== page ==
I love looking through cookbooks printed by community or church groups.
The older the better.
These softcover, low budget books that are spiral-bound or held together with staples, even yarn, contain tried and true recipes that women were proud to share.
From a typewriter to an office mimeograph machine or a local print shop, they were usually sold for fundraising needs such as a library addition or missions work.
Here’s a gem I found in a Duluth thrift store.
Smorgasbords in Minnesota’a Northwoods, by the Ladies Aid of the Bethlehem Lutheran Church of Twig, Minnesota.
No printing date is given but I’m taking a wild guess of around the 1930’s or 40’s.
It’s the size of my hand with only 16 pages, held together by two staples.
Twig is an unincorporated community outside of Duluth.
Several ads from local businesses are peppered (no pun intended) throughout the book.
Recipes in these charity cookbooks reflect not just the region they come from but also the food people were eating.
60 plus years ago in Minnesota, people with Scandinavian roots ate plenty of meat and potatoes, butter and sugar.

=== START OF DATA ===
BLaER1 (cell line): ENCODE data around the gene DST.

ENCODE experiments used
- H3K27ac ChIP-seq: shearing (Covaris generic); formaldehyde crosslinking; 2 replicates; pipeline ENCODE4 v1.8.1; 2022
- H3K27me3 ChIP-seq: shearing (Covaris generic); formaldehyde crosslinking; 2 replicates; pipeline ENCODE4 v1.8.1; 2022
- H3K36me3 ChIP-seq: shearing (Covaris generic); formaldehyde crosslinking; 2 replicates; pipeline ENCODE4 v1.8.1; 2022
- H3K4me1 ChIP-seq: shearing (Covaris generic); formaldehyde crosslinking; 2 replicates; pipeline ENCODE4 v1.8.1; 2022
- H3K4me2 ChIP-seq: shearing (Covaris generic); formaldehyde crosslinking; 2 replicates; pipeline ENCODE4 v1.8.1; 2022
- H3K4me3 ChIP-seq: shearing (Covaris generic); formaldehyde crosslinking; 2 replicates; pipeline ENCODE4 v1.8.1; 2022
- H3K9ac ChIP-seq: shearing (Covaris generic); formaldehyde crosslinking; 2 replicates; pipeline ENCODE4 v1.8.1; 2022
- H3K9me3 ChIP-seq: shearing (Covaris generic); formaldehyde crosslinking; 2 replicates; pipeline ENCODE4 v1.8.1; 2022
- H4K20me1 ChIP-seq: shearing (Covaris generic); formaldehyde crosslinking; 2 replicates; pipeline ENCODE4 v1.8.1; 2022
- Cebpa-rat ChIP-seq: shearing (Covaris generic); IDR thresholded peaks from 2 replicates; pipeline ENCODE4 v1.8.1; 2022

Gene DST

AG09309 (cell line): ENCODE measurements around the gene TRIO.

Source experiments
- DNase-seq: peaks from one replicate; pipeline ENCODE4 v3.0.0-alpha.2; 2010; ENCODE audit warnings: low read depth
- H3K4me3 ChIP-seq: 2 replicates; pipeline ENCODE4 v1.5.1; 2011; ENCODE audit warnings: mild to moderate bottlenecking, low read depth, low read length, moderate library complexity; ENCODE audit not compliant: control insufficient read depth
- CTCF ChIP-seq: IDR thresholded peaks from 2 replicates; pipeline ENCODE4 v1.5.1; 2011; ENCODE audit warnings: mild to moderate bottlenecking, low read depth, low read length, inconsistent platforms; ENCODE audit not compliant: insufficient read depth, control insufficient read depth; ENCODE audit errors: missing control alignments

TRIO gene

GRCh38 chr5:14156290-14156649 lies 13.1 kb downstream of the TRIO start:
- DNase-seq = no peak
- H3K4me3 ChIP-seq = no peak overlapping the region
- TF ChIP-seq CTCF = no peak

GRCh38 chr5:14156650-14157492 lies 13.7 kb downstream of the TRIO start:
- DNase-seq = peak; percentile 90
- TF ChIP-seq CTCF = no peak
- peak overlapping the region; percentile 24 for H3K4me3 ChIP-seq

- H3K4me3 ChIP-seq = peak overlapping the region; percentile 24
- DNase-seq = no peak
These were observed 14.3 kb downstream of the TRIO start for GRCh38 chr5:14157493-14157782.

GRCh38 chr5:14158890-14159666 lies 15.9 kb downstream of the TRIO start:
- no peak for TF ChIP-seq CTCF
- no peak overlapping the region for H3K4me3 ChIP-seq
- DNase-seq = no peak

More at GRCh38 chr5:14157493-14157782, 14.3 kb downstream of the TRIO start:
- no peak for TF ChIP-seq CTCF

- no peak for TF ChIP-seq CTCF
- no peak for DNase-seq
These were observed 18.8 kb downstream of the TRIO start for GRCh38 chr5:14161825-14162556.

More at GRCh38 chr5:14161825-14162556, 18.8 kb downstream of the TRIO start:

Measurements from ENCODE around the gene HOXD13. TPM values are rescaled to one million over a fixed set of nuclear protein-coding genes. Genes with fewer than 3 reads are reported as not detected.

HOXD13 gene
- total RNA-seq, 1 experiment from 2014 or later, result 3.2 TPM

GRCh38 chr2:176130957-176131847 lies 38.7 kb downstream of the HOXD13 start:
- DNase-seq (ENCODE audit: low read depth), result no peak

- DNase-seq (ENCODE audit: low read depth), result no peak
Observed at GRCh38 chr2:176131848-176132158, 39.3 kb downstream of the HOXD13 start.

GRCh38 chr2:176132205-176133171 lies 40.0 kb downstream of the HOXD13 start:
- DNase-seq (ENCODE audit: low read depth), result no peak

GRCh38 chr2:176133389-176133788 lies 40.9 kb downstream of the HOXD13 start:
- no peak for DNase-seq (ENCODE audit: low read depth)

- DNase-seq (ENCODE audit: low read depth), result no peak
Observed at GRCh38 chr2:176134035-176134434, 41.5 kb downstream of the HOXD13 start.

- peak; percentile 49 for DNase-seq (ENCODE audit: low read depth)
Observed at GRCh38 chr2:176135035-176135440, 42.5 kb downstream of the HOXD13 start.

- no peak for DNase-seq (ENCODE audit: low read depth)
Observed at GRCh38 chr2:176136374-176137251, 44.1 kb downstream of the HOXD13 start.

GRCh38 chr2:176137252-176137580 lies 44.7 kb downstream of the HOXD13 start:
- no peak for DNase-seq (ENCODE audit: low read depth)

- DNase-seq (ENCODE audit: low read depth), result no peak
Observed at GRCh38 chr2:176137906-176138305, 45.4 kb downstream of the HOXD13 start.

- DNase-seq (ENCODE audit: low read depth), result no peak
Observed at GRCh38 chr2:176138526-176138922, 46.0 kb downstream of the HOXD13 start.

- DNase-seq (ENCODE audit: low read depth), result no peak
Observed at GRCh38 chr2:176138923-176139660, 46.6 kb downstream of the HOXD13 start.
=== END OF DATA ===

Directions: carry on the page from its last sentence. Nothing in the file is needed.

This little booklet from the church in Twig has recipes very familiar to my own childhood.
I remember my Swedish grandma making Rice Pudding, Rosettes, Cucumber Pickles and Krumkakke, which are all in this cookbooklet.
This recipe from a Mrs. Henry Rood, Sr. for Swedish meatballs reminds me of my Grandma Esther’s.
Every Tuesday night my grandma made supper for family members who would stop over for a good hot meal.
We were all busy with work, after school activities and meetings so we ate in shifts at her tiny table in the warm cluttered apartment kitchen.
Many of those Tuesday suppers she made Swedish meatballs that were very much like the following recipe.
Meatballs made with part pork and part ground beef have a different taste and texture than the average all beef meatballs.
Grandma served them with potatoes, gravy made from the pan drippings, cabbage salad, fresh homemade buns and Swedish Krem pudding.
Now that’s comfort food to me!
I can smell the onion and allspice….
With each year that goes by, these old recipes from the homey kitchens of years back, become more of a treasure.
SOME OF THE WORLD’S BEST COOKS ARE RIGHT NEXT DOOR.
I would love to hear from you! Email me: email@example.com